Frankly I'm not in a position to defend this, but there's lots of academics that have shown repeatedly what I'm suggesting - it's there for the reading. And it's not as easy as just stocks, it's as easy as a very specific, diverse range of investments. If you were all in in stocks (like many people), yes, things suck now but will be better long term. But the correct way is to have a diverse investment strategy (and diverse is not what most people would define as diverse, there's again a specific mix) so that while the stock portion overall is low right now, the overall investment mix right now is doing reasonably well. And when the stock returns, other aspects won't do as hot - but overall there's consistent returns over the long term.

If you want to have the highest returns and lowest risk over the next 25-30 years, what you need to do is clearly defined already, the information is readily available for anyone willing to spend some time reading. But it does not involve taking 13 year snapshots and saying 'see! I could've made more money doing something else'. It involves NOT doing that.

vik_c




msg:4380125
 12:18 pm on Oct 27, 2011 (gmt 0)

No, risk is quantifiable and can be calculated.

Risk is often calculated taking the benchmark of a so-called 'risk-free' return on capital which is usually putting money in banks and 10 year government bonds. When governments start defaulting on their debt and banks start going bankrupt, this 'risk quantification' becomes a delusion. Besides if calculation and math was the only thing that mattered mathematicians would be the richest people in the world. Investing is an art as much as a science. If all these finance guys who come up with these risk quantification theories were as smart as that we wouldn't have this mess.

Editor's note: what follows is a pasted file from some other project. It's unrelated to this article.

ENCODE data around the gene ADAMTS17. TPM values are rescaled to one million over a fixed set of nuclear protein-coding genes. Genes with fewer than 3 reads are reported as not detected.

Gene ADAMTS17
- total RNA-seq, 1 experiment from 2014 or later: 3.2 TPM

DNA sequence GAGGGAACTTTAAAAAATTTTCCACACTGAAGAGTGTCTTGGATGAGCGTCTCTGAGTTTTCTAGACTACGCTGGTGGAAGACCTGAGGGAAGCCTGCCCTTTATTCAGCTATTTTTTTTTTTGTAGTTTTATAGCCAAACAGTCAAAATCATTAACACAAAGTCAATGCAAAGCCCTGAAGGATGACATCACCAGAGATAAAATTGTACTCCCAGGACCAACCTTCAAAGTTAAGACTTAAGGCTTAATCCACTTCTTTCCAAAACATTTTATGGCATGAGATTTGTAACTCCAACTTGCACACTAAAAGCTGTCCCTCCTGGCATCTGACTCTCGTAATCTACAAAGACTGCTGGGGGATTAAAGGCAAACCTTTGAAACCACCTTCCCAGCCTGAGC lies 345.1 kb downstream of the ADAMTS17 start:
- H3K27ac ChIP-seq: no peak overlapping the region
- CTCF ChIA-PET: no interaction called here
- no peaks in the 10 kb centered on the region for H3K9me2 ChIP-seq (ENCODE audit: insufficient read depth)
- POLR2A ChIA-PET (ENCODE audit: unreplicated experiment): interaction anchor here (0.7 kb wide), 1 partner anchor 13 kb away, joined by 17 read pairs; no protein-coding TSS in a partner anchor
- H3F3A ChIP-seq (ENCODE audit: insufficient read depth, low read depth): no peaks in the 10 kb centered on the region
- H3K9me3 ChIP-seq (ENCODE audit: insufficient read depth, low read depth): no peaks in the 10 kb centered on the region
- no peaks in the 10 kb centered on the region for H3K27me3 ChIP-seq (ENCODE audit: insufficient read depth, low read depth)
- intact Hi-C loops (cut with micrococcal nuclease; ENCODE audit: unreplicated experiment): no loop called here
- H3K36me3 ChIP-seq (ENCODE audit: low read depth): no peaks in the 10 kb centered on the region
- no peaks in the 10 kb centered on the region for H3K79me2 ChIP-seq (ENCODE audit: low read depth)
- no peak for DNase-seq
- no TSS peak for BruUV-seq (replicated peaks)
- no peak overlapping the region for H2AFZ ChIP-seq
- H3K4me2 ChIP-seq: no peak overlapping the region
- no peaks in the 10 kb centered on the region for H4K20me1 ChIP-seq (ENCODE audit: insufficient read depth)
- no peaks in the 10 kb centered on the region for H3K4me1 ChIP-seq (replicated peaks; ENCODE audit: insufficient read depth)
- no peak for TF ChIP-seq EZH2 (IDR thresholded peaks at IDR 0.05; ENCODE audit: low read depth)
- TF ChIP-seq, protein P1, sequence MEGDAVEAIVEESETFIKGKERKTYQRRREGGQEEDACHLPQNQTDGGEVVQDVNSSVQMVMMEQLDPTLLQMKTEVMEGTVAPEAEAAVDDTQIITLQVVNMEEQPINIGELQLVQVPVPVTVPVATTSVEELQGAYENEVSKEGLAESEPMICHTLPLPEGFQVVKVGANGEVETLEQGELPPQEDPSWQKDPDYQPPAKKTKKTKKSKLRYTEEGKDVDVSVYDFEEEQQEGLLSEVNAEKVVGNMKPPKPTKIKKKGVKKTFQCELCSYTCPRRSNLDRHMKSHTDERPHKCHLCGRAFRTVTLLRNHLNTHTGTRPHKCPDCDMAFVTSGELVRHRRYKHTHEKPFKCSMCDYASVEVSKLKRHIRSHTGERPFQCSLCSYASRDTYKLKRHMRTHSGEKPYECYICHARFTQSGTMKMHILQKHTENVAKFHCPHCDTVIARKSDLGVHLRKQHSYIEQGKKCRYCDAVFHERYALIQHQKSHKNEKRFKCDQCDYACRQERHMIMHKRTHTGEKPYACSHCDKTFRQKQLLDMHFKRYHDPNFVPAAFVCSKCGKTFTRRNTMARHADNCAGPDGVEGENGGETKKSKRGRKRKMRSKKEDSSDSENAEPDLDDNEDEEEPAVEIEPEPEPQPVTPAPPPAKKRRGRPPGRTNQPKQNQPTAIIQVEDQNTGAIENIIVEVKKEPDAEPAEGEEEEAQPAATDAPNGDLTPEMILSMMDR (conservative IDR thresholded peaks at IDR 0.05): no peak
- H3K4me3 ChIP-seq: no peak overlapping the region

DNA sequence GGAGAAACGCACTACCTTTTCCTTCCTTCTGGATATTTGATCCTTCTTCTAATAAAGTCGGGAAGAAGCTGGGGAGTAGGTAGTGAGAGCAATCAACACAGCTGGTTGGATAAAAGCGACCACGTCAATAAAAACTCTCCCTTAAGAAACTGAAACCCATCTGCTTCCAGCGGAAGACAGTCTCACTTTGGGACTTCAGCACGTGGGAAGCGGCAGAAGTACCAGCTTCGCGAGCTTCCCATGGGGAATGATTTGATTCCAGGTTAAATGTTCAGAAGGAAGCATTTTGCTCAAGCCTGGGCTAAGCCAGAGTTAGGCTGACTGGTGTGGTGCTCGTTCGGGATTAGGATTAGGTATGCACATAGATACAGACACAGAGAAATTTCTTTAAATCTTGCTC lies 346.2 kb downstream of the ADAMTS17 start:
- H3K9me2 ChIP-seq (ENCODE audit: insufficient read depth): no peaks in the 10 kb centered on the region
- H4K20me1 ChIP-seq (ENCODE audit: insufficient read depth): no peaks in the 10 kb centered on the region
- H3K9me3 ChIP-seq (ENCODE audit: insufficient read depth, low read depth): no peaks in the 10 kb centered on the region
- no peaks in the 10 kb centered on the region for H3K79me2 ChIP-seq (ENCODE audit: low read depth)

lucy24




msg:4380319
 6:46 pm on Oct 27, 2011 (gmt 0)

13 years is not long term.

It's a long time to go between meals, though. Sure, the US recovered from 1929, but...

akmac




msg:4380458
 12:01 am on Oct 28, 2011 (gmt 0)

Owning gold and silver is more about protecting value than "investing" in the traditional sense. That said, both investing and protecting are less about IF you're right, and more about WHEN you're right. Fundamentally (and this is an oversimplification) both silver and gold can represent fantastic wealth preservation methods in an inflationary environment, which is what we are in right now (US government supplied inflation figures are laughable). I wouldn't be surprised to see gold hit $2500/oz in 2012, and Silver hit $75/oz. Silver is more volatile, so if you're into regular trading some money can be made (and lost) with silver ETFs.

If you suspect that a collapse of western monetary systems and their fiat currencies is imminent, (I don't) then silver coin is probably your best bet. Otherwise, ETFs are very simple and inexpensive.

This 34 message thread spans 2 pages: 34 ( [1] 2 > >